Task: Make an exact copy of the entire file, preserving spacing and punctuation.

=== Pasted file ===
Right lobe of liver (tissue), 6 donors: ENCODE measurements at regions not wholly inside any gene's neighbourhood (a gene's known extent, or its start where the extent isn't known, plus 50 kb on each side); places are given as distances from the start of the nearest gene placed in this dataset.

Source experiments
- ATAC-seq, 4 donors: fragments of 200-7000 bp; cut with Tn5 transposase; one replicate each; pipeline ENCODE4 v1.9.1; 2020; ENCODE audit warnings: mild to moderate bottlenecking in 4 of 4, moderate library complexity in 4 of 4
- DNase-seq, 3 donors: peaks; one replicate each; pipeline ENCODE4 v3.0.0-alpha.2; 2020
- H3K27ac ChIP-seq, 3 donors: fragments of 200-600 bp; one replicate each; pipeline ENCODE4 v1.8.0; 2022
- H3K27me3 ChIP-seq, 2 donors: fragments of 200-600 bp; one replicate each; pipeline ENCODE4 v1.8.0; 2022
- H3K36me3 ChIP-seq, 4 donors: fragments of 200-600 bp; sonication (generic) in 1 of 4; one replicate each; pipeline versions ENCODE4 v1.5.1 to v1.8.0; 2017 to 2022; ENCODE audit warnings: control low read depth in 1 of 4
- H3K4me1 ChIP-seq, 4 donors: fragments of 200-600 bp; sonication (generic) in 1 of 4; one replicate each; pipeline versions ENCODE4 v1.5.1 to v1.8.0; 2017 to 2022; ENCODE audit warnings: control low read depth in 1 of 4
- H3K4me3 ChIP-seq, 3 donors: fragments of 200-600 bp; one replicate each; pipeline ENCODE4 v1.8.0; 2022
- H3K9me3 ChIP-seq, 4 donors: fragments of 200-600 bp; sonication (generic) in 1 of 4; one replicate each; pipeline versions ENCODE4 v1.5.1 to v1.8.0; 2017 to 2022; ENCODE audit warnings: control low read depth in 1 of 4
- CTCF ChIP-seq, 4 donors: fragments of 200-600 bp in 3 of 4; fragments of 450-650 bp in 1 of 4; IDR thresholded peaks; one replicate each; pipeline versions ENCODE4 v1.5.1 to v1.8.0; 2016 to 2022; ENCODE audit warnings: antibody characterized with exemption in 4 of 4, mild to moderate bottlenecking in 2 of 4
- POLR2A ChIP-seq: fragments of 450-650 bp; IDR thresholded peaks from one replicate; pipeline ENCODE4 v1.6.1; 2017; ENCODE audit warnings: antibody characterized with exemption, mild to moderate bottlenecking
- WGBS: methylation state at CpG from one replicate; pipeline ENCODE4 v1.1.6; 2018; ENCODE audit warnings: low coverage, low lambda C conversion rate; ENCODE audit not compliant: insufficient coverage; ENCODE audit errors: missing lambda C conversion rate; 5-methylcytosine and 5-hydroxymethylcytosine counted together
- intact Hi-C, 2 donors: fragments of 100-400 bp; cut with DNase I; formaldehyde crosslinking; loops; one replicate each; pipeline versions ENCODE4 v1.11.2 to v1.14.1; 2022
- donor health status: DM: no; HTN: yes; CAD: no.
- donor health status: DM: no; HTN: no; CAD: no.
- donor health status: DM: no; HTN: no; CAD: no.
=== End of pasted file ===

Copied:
Right lobe of liver (tissue), 6 donors: ENCODE measurements at regions not wholly inside any gene's neighbourhood (a gene's known extent, or its start where the extent isn't known, plus 50 kb on each side); places are given as distances from the start of the nearest gene placed in this dataset.

Source experiments
- ATAC-seq, 4 donors: fragments of 200-7000 bp; cut with Tn5 transposase; one replicate each; pipeline ENCODE4 v1.9.1; 2020; ENCODE audit warnings: mild to moderate bottlenecking in 4 of 4, moderate library complexity in 4 of 4
- DNase-seq, 3 donors: peaks; one replicate each; pipeline ENCODE4 v3.0.0-alpha.2; 2020
- H3K27ac ChIP-seq, 3 donors: fragments of 200-600 bp; one replicate each; pipeline ENCODE4 v1.8.0; 2022
- H3K27me3 ChIP-seq, 2 donors: fragments of 200-600 bp; one replicate each; pipeline ENCODE4 v1.8.0; 2022
- H3K36me3 ChIP-seq, 4 donors: fragments of 200-600 bp; sonication (generic) in 1 of 4; one replicate each; pipeline versions ENCODE4 v1.5.1 to v1.8.0; 2017 to 2022; ENCODE audit warnings: control low read depth in 1 of 4
- H3K4me1 ChIP-seq, 4 donors: fragments of 200-600 bp; sonication (generic) in 1 of 4; one replicate each; pipeline versions ENCODE4 v1.5.1 to v1.8.0; 2017 to 2022; ENCODE audit warnings: control low read depth in 1 of 4
- H3K4me3 ChIP-seq, 3 donors: fragments of 200-600 bp; one replicate each; pipeline ENCODE4 v1.8.0; 2022
- H3K9me3 ChIP-seq, 4 donors: fragments of 200-600 bp; sonication (generic) in 1 of 4; one replicate each; pipeline versions ENCODE4 v1.5.1 to v1.8.0; 2017 to 2022; ENCODE audit warnings: control low read depth in 1 of 4
- CTCF ChIP-seq, 4 donors: fragments of 200-600 bp in 3 of 4; fragments of 450-650 bp in 1 of 4; IDR thresholded peaks; one replicate each; pipeline versions ENCODE4 v1.5.1 to v1.8.0; 2016 to 2022; ENCODE audit warnings: antibody characterized with exemption in 4 of 4, mild to moderate bottlenecking in 2 of 4
- POLR2A ChIP-seq: fragments of 450-650 bp; IDR thresholded peaks from one replicate; pipeline ENCODE4 v1.6.1; 2017; ENCODE audit warnings: antibody characterized with exemption, mild to moderate bottlenecking
- WGBS: methylation state at CpG from one replicate; pipeline ENCODE4 v1.1.6; 2018; ENCODE audit warnings: low coverage, low lambda C conversion rate; ENCODE audit not compliant: insufficient coverage; ENCODE audit errors: missing lambda C conversion rate; 5-methylcytosine and 5-hydroxymethylcytosine counted together
- intact Hi-C, 2 donors: fragments of 100-400 bp; cut with DNase I; formaldehyde crosslinking; loops; one replicate each; pipeline versions ENCODE4 v1.11.2 to v1.14.1; 2022
- donor health status: DM: no; HTN: yes; CAD: no.
- donor health status: DM: no; HTN: no; CAD: no.
- donor health status: DM: no; HTN: no; CAD: no.